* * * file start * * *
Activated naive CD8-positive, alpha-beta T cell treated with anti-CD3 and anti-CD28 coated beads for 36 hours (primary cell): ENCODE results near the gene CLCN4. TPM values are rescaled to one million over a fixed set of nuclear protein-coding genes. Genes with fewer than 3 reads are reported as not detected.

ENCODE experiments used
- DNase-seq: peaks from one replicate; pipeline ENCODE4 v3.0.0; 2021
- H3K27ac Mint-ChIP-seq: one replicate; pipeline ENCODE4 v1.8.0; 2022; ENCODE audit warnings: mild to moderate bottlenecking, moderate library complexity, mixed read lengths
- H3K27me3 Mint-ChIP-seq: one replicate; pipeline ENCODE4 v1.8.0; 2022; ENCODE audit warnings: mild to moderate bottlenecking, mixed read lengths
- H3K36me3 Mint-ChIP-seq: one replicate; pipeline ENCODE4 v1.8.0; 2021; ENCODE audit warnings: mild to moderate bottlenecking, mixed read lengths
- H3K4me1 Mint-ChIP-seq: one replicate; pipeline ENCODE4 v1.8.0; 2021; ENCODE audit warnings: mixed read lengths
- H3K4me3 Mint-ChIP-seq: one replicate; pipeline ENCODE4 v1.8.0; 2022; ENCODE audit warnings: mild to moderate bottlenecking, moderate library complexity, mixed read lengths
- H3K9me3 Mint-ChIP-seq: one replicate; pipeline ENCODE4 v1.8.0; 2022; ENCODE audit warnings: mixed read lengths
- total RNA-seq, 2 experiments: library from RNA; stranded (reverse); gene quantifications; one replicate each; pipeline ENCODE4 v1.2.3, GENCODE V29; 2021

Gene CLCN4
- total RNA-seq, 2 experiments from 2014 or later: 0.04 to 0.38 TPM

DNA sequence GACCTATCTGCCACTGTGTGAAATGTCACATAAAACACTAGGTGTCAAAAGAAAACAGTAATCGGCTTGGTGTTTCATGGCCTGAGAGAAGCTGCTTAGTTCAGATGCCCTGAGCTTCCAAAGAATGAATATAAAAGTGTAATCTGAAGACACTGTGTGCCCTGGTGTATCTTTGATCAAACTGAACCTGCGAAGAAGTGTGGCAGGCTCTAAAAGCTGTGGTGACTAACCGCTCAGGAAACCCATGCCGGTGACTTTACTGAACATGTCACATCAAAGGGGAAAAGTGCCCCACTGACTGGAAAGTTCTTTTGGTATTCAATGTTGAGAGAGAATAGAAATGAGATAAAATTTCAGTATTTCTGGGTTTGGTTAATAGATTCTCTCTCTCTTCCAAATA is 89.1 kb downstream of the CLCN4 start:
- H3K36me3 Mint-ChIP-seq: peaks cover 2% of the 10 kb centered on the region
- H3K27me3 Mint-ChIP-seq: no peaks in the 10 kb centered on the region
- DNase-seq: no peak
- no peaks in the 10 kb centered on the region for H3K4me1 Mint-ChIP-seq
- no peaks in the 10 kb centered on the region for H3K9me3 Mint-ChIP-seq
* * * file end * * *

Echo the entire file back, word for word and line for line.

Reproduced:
Activated naive CD8-positive, alpha-beta T cell treated with anti-CD3 and anti-CD28 coated beads for 36 hours (primary cell): ENCODE results near the gene CLCN4. TPM values are rescaled to one million over a fixed set of nuclear protein-coding genes. Genes with fewer than 3 reads are reported as not detected.

ENCODE experiments used
- DNase-seq: peaks from one replicate; pipeline ENCODE4 v3.0.0; 2021
- H3K27ac Mint-ChIP-seq: one replicate; pipeline ENCODE4 v1.8.0; 2022; ENCODE audit warnings: mild to moderate bottlenecking, moderate library complexity, mixed read lengths
- H3K27me3 Mint-ChIP-seq: one replicate; pipeline ENCODE4 v1.8.0; 2022; ENCODE audit warnings: mild to moderate bottlenecking, mixed read lengths
- H3K36me3 Mint-ChIP-seq: one replicate; pipeline ENCODE4 v1.8.0; 2021; ENCODE audit warnings: mild to moderate bottlenecking, mixed read lengths
- H3K4me1 Mint-ChIP-seq: one replicate; pipeline ENCODE4 v1.8.0; 2021; ENCODE audit warnings: mixed read lengths
- H3K4me3 Mint-ChIP-seq: one replicate; pipeline ENCODE4 v1.8.0; 2022; ENCODE audit warnings: mild to moderate bottlenecking, moderate library complexity, mixed read lengths
- H3K9me3 Mint-ChIP-seq: one replicate; pipeline ENCODE4 v1.8.0; 2022; ENCODE audit warnings: mixed read lengths
- total RNA-seq, 2 experiments: library from RNA; stranded (reverse); gene quantifications; one replicate each; pipeline ENCODE4 v1.2.3, GENCODE V29; 2021

Gene CLCN4
- total RNA-seq, 2 experiments from 2014 or later: 0.04 to 0.38 TPM

DNA sequence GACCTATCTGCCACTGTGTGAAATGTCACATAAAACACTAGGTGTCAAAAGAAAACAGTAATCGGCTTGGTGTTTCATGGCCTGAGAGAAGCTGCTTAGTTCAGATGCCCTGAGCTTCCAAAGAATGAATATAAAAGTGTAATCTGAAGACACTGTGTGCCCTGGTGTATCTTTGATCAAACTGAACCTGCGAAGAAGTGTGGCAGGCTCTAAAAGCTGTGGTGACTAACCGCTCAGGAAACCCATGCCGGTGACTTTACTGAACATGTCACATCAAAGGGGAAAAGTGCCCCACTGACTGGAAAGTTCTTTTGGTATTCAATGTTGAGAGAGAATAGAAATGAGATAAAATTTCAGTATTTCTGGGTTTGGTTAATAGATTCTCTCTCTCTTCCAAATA is 89.1 kb downstream of the CLCN4 start:
- H3K36me3 Mint-ChIP-seq: peaks cover 2% of the 10 kb centered on the region
- H3K27me3 Mint-ChIP-seq: no peaks in the 10 kb centered on the region
- DNase-seq: no peak
- no peaks in the 10 kb centered on the region for H3K4me1 Mint-ChIP-seq
- no peaks in the 10 kb centered on the region for H3K9me3 Mint-ChIP-seq